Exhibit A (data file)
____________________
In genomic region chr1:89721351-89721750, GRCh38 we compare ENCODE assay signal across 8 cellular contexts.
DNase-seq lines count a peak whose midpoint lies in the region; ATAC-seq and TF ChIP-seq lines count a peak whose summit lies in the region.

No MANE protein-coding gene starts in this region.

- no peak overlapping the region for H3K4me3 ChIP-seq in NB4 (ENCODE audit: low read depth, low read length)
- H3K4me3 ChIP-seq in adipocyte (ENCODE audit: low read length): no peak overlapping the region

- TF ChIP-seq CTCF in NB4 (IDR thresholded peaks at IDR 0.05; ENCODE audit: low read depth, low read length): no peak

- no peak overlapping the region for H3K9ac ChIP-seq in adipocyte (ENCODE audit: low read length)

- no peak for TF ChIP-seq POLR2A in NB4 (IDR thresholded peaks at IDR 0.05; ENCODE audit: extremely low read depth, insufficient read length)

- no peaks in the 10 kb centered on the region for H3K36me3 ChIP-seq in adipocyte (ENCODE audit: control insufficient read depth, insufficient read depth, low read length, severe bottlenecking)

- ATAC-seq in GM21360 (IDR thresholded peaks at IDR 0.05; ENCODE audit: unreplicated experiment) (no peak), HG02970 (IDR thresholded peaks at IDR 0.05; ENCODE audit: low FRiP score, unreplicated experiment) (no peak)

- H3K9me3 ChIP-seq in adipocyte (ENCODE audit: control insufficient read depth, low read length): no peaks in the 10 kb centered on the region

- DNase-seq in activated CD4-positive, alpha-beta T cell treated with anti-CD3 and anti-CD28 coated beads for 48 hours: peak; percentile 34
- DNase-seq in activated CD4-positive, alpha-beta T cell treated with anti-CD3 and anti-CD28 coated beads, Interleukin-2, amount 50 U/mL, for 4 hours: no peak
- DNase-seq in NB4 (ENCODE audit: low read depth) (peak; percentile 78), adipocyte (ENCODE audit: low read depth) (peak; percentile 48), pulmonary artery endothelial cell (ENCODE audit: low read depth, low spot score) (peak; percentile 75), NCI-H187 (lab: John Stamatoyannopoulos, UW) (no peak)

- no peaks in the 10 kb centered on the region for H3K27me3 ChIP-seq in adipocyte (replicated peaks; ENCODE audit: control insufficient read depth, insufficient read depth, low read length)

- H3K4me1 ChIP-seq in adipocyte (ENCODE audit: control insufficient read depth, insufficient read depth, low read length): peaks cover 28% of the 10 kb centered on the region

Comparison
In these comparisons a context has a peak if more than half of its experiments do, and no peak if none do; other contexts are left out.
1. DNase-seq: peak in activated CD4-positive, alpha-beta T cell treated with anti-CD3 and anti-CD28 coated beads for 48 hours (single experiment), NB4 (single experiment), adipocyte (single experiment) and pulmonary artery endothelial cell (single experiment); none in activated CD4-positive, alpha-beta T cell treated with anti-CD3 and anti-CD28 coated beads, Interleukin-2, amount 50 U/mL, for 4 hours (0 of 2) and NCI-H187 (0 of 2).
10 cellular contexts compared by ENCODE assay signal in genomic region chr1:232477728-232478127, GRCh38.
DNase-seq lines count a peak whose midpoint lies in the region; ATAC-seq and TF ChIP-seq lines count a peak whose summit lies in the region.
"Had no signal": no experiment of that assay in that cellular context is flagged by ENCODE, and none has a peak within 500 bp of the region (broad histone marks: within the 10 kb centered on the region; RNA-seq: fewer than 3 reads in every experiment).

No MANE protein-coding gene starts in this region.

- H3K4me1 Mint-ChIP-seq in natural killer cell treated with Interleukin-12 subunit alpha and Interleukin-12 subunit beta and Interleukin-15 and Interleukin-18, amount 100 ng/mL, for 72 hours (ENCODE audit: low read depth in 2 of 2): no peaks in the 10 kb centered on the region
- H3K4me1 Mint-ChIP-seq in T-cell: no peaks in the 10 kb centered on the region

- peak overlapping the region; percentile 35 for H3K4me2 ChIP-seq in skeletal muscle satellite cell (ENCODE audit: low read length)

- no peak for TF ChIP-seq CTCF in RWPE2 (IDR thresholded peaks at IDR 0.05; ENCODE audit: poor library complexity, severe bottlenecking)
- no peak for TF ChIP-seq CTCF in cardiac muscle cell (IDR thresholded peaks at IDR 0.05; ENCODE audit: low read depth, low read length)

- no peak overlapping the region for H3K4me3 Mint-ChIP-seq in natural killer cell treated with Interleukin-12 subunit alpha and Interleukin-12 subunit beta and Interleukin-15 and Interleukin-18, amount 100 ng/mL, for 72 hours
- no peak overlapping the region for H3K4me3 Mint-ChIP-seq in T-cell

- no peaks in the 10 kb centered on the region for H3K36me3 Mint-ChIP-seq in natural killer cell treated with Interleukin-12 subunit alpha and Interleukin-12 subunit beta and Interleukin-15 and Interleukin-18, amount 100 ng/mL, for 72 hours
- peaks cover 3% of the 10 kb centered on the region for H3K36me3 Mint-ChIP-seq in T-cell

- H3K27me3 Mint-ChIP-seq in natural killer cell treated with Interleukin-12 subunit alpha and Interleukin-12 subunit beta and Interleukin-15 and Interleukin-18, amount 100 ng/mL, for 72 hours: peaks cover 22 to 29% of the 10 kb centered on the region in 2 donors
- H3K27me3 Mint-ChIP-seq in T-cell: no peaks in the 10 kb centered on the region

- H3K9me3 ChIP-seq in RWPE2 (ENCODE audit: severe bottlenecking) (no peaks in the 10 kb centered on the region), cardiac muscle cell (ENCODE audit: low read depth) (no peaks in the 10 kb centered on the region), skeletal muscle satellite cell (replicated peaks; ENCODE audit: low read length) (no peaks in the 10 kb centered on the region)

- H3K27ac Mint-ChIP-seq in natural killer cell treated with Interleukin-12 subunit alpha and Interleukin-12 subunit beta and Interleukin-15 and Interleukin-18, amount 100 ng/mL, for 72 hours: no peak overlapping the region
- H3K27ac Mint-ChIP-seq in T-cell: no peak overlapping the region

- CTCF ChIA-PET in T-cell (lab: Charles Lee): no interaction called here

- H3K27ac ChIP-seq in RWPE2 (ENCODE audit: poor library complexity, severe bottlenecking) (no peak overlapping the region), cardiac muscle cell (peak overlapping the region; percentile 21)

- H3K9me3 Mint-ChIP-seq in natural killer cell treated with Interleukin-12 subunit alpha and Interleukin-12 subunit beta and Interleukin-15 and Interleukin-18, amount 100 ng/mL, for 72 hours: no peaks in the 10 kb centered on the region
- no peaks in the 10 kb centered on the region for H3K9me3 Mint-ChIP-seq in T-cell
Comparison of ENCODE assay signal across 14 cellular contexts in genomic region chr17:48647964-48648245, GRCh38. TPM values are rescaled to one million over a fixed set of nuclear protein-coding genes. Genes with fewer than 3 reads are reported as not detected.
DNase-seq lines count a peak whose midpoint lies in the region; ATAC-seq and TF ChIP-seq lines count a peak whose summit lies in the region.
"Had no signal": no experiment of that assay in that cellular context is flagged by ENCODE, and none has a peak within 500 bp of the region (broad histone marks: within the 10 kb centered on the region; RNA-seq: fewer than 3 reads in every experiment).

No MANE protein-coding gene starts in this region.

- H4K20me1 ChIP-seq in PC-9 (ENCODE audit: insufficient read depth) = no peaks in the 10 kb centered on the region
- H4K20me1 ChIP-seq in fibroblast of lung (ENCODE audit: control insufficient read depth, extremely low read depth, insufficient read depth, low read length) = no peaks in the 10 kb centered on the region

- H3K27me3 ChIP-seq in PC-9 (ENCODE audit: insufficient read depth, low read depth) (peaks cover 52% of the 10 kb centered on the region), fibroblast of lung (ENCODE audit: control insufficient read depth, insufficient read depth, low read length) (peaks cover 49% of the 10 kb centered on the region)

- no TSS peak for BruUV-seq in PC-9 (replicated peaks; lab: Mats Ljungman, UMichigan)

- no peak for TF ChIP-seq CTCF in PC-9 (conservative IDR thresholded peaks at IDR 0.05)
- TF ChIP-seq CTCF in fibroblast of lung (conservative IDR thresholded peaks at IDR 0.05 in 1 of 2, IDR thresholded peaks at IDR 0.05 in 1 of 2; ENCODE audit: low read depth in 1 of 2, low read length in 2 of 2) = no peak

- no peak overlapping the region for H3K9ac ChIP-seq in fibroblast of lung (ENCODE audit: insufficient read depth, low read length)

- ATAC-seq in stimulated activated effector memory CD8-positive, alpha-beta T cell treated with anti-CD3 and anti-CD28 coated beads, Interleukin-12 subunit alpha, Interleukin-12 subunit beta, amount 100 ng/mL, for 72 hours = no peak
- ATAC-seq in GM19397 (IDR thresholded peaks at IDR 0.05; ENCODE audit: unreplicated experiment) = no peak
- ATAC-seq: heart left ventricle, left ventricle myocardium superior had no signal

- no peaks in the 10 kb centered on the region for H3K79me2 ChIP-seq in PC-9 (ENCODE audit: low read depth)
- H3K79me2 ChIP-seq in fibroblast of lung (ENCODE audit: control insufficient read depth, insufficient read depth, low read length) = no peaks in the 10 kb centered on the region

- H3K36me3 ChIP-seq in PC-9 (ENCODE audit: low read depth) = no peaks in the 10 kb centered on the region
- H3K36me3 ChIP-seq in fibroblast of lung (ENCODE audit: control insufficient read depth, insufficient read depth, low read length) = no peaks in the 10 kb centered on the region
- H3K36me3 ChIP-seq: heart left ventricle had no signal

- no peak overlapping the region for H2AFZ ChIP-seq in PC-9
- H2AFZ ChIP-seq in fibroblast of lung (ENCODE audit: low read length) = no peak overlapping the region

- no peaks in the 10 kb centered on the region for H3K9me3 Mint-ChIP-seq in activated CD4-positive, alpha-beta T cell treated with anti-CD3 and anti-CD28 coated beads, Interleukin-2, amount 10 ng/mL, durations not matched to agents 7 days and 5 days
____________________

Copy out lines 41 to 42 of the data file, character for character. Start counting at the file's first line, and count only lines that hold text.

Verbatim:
- no peaks in the 10 kb centered on the region for H3K9me3 Mint-ChIP-seq in T-cell
Comparison of ENCODE assay signal across 14 cellular contexts in genomic region chr17:48647964-48648245, GRCh38. TPM values are rescaled to one million over a fixed set of nuclear protein-coding genes. Genes with fewer than 3 reads are reported as not detected.